The same rules apply to soccer players. In Soccernomics, Simon Kuper and Stefan Szymanski cite Gladwell’s “10,000 hour rule” and apply it to professional soccer players. They state:
In soccer, it is the poorest European boys who are most likely to reach the ten-thousand-hour mark. They tend to live in small apartments, which forces them to spend time outdoors. There they meet a ready supply of local boys equally keen to get out of their apartments and play soccer. Their parents are less likely than middle-class parents to force them to waste precious time doing their homework. And they have less money for leisure pursuits. A constant in soccer players’ ghost written autobiographies is the monomaniacal childhood spent playing nonstop soccer and, in a classic story, sleeping with a ball. Soccernomics, S. Kuper & S. Szymanski (2009), page 272.
Now, it may be that world-class mastery is not what you desire for your child. But, the ten-thousand-hour rule portends to prove also that the more time spent practicing an activity, the better you will be. Maybe you are interested in the five thousand hour rule. In any case, two ninety-minute sessions per week is not enough to develop the type of mastery that will result in a level of competency required by college scouts. So, we should encourage our children to touch the ball more often — on days they are not training — if they want to. Don’t ask the trainers what they are going to do to get your kid to college, a starting spot on the local varsity team, etc.; rather, ask yourself, “how am I going to give my child the opportunities to develop the mastery necessary to succeed.”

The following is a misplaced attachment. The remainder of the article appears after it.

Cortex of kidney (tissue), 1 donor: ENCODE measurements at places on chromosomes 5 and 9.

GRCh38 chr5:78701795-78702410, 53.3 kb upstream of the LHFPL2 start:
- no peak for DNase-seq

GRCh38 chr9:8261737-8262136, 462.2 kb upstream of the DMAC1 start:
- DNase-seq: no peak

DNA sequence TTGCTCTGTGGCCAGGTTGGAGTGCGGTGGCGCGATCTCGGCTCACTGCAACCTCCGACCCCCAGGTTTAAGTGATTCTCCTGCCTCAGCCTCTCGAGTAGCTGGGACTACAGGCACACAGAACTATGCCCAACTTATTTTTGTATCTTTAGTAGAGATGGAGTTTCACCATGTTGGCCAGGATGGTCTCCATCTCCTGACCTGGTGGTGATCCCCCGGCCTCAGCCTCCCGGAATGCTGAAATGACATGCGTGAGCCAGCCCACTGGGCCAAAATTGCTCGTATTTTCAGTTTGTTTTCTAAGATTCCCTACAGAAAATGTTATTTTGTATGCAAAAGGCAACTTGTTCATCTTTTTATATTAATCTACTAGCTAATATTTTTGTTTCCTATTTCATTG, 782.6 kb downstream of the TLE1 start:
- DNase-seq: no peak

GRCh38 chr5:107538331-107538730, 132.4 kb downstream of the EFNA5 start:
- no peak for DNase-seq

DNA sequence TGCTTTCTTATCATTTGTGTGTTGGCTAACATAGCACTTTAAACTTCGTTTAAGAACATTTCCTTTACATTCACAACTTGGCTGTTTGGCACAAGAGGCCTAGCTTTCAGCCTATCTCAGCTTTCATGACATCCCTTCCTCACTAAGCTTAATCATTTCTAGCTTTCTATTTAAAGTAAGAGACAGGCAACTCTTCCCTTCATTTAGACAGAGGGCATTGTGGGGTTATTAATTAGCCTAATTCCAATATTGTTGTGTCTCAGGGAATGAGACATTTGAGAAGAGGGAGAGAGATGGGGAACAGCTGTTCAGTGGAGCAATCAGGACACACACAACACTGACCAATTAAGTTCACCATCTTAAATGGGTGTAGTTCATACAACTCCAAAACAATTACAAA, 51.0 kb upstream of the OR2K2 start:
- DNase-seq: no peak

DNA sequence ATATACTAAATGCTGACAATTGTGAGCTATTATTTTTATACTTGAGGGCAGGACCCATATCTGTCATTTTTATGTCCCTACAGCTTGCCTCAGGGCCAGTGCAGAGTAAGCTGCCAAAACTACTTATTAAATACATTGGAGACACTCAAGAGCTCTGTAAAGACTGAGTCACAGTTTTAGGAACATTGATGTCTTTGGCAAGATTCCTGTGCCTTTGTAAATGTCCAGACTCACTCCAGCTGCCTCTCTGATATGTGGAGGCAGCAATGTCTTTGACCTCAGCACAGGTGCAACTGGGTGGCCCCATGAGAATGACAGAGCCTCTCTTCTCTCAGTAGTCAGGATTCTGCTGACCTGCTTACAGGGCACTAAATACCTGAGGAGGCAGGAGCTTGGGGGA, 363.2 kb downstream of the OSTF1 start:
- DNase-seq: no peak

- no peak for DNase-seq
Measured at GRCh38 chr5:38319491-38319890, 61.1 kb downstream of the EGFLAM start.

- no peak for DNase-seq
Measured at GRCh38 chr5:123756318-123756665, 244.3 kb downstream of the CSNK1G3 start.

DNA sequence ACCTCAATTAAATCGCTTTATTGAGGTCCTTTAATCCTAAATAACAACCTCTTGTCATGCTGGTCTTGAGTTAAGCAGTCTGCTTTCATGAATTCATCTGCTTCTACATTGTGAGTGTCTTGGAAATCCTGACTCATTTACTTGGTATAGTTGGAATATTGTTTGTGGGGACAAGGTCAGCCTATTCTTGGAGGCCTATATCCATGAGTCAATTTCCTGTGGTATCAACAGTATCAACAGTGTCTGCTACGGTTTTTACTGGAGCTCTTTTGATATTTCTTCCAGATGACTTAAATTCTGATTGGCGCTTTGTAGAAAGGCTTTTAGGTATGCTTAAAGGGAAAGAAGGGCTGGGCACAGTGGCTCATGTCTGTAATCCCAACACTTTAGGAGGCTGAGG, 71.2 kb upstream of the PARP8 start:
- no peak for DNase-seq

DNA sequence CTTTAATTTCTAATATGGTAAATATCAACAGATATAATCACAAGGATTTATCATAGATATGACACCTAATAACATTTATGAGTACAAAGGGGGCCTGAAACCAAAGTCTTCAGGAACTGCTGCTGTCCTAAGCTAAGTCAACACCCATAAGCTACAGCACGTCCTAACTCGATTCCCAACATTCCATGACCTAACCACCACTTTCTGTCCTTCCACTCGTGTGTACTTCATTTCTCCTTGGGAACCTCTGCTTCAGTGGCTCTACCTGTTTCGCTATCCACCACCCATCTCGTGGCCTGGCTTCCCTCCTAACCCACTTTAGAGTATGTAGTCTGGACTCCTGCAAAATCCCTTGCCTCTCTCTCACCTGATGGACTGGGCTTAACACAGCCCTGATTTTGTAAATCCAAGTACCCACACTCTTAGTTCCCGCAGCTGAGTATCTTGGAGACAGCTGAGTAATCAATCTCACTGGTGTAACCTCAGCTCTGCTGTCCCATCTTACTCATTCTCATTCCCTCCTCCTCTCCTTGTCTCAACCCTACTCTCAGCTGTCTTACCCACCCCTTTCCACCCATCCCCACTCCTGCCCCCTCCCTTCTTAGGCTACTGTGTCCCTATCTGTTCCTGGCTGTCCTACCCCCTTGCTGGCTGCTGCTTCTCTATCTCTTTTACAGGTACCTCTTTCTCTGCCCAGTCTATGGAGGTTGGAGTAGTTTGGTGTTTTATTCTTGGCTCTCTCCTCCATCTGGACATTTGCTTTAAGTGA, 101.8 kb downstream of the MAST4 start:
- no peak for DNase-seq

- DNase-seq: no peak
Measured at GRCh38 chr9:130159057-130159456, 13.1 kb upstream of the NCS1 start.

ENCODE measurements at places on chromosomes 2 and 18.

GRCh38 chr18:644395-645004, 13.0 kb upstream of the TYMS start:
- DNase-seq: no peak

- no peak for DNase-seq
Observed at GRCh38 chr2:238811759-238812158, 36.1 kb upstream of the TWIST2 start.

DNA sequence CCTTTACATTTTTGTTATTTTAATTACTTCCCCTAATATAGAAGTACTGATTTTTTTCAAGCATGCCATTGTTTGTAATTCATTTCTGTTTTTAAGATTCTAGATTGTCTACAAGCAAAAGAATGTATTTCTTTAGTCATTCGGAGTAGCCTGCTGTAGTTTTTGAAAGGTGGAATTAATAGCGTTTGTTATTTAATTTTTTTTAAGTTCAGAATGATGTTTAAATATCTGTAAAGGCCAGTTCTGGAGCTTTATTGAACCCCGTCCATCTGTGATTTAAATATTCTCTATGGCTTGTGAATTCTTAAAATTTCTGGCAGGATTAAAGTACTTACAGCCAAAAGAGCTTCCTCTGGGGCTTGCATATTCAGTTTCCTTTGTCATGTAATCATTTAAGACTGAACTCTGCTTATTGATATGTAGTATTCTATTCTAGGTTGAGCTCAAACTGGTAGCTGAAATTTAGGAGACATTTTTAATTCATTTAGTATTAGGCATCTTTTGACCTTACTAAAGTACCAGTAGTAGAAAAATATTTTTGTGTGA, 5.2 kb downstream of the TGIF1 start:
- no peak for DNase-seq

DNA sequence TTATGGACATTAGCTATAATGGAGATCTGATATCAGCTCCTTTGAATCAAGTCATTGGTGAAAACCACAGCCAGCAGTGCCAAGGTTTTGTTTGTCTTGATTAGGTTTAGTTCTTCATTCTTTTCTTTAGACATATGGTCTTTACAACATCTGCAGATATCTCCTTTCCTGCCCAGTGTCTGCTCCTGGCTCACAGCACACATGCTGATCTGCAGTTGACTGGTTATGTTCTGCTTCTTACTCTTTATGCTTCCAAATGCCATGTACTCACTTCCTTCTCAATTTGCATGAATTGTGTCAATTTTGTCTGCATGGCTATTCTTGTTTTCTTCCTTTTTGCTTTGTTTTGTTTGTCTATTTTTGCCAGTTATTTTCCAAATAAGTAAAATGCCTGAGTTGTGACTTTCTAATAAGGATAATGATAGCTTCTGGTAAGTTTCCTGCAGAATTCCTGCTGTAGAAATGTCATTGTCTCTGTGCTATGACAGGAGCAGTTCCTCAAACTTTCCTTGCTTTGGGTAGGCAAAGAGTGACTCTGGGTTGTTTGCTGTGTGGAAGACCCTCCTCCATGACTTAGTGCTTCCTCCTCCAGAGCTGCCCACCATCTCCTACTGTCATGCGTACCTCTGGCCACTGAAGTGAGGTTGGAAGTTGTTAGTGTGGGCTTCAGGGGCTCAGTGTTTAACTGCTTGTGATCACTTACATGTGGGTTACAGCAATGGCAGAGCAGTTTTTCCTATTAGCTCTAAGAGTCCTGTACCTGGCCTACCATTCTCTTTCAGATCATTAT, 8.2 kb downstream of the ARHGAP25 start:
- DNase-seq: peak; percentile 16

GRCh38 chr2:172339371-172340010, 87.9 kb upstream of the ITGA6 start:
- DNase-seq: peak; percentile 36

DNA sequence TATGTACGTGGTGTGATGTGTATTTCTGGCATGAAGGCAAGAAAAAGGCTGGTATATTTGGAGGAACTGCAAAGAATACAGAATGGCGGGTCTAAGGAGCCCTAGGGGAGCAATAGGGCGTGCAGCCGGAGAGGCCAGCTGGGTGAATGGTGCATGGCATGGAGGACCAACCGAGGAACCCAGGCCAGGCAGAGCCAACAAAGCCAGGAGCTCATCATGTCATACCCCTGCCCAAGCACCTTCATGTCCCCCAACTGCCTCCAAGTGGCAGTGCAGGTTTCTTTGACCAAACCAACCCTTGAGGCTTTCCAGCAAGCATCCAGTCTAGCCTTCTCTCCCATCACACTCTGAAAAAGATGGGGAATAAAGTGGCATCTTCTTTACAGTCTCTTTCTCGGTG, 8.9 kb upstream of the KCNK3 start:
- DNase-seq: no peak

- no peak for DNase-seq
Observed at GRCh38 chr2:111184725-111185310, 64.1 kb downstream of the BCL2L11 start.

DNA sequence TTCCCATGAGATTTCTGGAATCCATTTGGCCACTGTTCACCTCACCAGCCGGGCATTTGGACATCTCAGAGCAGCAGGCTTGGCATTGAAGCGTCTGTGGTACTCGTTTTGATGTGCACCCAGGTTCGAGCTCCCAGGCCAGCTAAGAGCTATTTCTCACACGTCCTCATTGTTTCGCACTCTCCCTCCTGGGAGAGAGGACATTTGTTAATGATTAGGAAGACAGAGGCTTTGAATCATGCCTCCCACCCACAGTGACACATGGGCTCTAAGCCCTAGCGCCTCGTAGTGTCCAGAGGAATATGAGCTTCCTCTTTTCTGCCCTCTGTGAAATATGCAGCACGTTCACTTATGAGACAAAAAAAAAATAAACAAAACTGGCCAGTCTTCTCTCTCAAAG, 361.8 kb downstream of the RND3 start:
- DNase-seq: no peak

It should be noted that Gladwell says as much. In addition to luck, month of birth date (in league play, it is August; for ODP, January), access to instruction (again, luck), timing (again, luck), as well as parents willing to support, encourage, and assist in the accumulation of hours. He notes:
The other thing about that ten thousand hours, of course, is that ten thousand hours is an enormous amount of time. It’s all but impossible to reach that number all by yourself by the time you’re an adult. You have to have parents who encourage and support you…” Outliers, p. 42.
Finally, and probably more important that the number of hours practicing, the kid must desire the greatness. At young ages, my philosophy is that children lack the ability to choose whether or not they like a sport. How can a 7 YO decide she does not like tennis if she has not learned to hit a ball over the net. But, at some age, the athlete must have their own desire, apart from the parent, to excel. Today on The Football Show (11-11-11) hosted by Giorgio Chinaglia and Charlie Stillitano and they added these additional ingredients for great players: (1) some god-given talent, (2) opportunity, and (3) desire to be great. While parents may desire their children to be great soccer players, at some point the youth needs to desire it too.
So, it’s not the trainer’s fault. Rather than criticize trainers, let’s facilitate mastery over the ball by giving our kids more time with it to create and play.